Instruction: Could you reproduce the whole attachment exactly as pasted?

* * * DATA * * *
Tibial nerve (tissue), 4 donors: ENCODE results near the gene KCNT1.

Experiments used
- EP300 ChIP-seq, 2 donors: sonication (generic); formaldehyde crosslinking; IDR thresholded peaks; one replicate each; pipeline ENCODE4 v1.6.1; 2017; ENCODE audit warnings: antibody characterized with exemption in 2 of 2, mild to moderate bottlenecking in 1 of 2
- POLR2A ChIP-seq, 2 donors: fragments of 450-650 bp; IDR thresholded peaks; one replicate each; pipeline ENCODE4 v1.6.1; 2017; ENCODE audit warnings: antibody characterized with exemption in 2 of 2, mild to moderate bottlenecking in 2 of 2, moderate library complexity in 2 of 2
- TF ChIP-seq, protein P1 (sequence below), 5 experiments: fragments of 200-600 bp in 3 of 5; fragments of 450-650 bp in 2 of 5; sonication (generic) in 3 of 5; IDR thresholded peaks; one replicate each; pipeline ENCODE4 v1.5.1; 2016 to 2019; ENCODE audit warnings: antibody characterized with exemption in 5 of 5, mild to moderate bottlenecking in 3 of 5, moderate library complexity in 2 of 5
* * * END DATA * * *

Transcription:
Tibial nerve (tissue), 4 donors: ENCODE results near the gene KCNT1.

Experiments used
- EP300 ChIP-seq, 2 donors: sonication (generic); formaldehyde crosslinking; IDR thresholded peaks; one replicate each; pipeline ENCODE4 v1.6.1; 2017; ENCODE audit warnings: antibody characterized with exemption in 2 of 2, mild to moderate bottlenecking in 1 of 2
- POLR2A ChIP-seq, 2 donors: fragments of 450-650 bp; IDR thresholded peaks; one replicate each; pipeline ENCODE4 v1.6.1; 2017; ENCODE audit warnings: antibody characterized with exemption in 2 of 2, mild to moderate bottlenecking in 2 of 2, moderate library complexity in 2 of 2
- TF ChIP-seq, protein P1 (sequence below), 5 experiments: fragments of 200-600 bp in 3 of 5; fragments of 450-650 bp in 2 of 5; sonication (generic) in 3 of 5; IDR thresholded peaks; one replicate each; pipeline ENCODE4 v1.5.1; 2016 to 2019; ENCODE audit warnings: antibody characterized with exemption in 5 of 5, mild to moderate bottlenecking in 3 of 5, moderate library complexity in 2 of 5